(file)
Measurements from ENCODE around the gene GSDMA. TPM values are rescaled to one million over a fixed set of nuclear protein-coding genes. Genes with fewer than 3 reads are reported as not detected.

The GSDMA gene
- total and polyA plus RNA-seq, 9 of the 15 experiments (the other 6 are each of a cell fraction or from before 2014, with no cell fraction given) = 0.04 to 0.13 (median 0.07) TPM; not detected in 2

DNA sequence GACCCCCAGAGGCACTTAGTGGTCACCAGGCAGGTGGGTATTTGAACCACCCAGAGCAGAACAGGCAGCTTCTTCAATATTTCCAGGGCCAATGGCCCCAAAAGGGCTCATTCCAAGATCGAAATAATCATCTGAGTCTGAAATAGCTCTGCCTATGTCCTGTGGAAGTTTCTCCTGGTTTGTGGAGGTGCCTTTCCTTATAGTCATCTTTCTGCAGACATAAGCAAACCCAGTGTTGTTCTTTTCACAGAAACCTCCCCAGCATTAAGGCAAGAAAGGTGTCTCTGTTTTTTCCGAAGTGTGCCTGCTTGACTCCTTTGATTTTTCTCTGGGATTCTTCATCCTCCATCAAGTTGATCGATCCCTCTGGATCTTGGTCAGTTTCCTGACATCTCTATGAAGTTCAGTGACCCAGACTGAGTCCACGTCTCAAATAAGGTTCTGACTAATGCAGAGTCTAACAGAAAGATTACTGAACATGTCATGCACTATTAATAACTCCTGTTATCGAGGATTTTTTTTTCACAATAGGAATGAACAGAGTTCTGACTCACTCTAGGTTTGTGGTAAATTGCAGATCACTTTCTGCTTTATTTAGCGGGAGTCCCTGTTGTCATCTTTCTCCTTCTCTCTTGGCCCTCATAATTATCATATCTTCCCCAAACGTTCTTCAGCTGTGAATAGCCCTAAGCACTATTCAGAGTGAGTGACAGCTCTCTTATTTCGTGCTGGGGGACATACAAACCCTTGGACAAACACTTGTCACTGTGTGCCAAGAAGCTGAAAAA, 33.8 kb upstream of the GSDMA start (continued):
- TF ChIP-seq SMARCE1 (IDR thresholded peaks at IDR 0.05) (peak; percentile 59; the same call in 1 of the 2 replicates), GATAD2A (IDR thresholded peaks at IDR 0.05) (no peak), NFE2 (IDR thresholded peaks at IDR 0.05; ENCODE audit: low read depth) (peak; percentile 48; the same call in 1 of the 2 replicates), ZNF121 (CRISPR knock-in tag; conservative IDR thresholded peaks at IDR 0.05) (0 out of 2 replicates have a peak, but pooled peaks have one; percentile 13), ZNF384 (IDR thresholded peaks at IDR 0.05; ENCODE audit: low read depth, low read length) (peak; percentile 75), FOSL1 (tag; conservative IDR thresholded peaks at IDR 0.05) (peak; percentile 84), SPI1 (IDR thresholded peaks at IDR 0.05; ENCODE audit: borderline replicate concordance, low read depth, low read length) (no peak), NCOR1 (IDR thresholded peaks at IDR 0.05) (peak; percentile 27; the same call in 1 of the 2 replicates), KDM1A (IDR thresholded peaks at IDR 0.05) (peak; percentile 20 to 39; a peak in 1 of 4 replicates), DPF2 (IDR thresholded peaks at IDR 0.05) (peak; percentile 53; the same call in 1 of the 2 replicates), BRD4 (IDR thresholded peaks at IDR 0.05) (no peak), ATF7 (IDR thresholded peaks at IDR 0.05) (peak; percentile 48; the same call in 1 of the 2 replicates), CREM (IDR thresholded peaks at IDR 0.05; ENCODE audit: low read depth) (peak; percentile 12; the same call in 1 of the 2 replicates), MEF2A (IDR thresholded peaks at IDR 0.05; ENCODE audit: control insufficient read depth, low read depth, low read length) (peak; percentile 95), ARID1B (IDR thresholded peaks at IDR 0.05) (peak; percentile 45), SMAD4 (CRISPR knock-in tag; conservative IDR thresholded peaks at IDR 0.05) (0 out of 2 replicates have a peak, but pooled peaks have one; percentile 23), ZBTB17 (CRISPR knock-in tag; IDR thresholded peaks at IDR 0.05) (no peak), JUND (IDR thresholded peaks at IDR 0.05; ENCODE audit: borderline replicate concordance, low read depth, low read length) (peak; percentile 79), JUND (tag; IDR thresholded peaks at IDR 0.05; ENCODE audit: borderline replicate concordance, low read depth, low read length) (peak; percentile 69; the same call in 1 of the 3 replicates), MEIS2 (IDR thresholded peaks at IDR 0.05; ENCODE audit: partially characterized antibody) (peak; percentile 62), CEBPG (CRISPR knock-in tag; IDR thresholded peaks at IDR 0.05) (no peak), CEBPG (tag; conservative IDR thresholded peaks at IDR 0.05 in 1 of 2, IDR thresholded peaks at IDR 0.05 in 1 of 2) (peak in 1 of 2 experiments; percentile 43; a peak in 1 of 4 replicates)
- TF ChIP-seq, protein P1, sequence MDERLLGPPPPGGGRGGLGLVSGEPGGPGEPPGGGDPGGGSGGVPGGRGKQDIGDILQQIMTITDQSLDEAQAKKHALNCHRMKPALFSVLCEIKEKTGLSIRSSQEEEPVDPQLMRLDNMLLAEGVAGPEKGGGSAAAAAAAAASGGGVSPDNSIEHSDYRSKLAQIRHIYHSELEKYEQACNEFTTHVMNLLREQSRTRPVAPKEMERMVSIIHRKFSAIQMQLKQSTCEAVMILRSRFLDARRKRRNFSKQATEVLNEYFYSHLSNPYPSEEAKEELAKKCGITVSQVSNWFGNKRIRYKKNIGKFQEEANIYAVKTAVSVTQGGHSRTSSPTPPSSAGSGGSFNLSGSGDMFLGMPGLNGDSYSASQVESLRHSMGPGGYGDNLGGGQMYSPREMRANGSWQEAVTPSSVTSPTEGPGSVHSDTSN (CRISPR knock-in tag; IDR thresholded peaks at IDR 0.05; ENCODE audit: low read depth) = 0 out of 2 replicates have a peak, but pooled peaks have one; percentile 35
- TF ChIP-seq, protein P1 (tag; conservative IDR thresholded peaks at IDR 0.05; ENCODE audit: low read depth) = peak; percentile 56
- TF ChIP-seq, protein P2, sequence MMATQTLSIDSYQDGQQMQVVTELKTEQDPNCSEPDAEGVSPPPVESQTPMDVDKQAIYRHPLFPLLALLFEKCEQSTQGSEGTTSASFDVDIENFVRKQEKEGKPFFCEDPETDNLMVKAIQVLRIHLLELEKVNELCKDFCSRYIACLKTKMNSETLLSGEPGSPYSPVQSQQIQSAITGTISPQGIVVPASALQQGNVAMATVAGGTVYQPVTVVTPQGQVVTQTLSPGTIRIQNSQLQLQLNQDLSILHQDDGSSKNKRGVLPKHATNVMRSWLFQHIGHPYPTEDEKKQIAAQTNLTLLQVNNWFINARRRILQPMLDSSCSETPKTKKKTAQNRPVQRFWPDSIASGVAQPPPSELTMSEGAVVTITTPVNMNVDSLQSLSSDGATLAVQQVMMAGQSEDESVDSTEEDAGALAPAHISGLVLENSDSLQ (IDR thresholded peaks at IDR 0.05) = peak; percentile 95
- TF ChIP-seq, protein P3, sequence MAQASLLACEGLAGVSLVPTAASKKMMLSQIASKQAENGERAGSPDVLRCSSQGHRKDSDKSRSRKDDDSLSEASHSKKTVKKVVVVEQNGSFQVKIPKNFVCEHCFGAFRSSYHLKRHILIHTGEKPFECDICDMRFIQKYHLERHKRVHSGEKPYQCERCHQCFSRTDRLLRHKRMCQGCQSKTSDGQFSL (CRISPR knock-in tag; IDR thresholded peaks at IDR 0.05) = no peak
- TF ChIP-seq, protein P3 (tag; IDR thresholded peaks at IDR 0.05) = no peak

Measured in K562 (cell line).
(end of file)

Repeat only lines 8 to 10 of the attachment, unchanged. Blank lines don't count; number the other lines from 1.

- TF ChIP-seq, protein P2, sequence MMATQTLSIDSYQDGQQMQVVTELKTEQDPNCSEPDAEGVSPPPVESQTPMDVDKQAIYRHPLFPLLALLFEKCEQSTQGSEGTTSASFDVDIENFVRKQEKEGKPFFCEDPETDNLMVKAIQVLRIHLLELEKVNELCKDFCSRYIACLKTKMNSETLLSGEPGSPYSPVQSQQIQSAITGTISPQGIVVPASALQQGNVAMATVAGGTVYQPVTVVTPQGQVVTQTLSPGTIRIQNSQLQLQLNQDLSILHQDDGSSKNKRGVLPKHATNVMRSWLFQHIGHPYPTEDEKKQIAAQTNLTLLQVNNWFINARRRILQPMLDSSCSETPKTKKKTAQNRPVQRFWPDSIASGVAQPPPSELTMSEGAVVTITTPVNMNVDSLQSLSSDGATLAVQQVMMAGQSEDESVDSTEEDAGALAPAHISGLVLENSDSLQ (IDR thresholded peaks at IDR 0.05) = peak; percentile 95
- TF ChIP-seq, protein P3, sequence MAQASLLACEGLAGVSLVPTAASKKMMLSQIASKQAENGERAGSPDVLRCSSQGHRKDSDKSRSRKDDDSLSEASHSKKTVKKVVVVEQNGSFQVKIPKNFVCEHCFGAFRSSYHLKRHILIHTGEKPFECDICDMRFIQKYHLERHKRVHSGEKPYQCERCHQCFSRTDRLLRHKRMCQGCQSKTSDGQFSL (CRISPR knock-in tag; IDR thresholded peaks at IDR 0.05) = no peak
- TF ChIP-seq, protein P3 (tag; IDR thresholded peaks at IDR 0.05) = no peak